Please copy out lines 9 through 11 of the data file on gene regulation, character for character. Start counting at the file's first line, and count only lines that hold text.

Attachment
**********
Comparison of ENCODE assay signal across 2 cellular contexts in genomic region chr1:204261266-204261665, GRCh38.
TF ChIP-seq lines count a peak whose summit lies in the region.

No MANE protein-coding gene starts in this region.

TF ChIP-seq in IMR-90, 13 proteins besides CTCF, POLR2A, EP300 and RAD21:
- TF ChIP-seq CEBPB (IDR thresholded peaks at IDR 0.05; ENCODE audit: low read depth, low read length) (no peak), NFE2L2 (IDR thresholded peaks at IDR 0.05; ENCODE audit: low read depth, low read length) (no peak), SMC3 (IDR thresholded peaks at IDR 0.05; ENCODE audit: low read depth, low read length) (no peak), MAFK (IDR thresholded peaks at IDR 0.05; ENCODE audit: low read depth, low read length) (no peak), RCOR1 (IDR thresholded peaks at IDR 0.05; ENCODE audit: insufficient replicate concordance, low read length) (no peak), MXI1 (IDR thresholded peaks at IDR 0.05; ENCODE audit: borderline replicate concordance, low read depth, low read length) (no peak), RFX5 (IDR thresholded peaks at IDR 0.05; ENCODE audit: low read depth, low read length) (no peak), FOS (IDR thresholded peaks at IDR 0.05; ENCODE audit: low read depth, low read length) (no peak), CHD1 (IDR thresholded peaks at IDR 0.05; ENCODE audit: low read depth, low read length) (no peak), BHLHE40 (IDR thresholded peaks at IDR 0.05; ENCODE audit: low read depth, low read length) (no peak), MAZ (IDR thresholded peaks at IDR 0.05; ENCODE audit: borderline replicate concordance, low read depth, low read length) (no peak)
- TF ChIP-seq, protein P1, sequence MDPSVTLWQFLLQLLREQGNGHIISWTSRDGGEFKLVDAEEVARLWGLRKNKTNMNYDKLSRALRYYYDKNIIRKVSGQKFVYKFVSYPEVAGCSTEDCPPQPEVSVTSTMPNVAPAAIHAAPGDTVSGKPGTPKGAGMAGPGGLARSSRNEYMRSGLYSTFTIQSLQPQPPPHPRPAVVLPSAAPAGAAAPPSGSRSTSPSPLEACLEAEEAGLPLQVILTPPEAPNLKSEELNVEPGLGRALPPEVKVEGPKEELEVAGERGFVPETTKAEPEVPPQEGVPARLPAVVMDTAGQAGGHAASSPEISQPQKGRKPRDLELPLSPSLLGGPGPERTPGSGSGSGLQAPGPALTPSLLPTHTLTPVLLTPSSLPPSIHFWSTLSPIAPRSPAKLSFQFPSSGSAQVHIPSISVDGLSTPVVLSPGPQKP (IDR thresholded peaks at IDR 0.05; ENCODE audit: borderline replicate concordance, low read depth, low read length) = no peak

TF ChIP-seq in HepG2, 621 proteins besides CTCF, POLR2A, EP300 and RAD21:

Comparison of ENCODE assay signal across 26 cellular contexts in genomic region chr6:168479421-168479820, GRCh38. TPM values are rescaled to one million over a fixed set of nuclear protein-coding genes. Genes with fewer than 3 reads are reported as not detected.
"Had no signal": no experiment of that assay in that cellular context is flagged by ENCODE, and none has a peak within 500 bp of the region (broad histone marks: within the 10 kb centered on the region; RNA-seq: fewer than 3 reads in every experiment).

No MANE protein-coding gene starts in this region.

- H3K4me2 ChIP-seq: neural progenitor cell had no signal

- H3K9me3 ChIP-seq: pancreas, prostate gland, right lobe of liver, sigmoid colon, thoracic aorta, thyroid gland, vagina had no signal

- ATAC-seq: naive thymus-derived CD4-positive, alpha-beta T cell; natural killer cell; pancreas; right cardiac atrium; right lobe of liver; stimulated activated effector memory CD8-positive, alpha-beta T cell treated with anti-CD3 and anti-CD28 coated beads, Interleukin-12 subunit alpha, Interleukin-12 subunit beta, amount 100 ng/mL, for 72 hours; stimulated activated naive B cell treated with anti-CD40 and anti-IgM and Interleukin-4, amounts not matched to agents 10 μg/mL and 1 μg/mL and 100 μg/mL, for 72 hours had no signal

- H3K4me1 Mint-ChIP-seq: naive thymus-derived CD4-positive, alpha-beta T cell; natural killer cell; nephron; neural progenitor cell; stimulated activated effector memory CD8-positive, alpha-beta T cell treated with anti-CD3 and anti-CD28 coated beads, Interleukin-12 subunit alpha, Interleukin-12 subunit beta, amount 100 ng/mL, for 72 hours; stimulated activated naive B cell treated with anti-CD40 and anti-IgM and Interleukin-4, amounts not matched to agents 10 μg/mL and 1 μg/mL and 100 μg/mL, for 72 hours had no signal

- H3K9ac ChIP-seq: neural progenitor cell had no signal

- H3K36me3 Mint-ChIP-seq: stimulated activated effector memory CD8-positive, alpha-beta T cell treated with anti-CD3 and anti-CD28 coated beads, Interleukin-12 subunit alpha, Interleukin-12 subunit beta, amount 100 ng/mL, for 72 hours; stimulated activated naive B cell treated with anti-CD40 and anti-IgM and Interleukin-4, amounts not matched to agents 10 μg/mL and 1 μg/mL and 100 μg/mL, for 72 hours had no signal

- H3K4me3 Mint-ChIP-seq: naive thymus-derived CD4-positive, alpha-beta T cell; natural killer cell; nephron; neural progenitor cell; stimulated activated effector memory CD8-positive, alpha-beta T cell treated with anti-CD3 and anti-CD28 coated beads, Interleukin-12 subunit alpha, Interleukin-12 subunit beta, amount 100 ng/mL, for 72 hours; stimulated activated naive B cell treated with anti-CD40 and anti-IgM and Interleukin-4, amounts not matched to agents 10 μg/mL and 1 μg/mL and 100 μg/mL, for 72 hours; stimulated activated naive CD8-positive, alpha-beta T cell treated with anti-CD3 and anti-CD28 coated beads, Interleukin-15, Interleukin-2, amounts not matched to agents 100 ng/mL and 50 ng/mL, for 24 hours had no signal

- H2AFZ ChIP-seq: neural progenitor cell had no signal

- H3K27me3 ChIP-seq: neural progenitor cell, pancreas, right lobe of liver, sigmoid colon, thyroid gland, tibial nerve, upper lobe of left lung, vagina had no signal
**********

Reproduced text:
"Had no signal": no experiment of that assay in that cellular context is flagged by ENCODE, and none has a peak within 500 bp of the region (broad histone marks: within the 10 kb centered on the region; RNA-seq: fewer than 3 reads in every experiment).

No MANE protein-coding gene starts in this region.

- H3K4me2 ChIP-seq: neural progenitor cell had no signal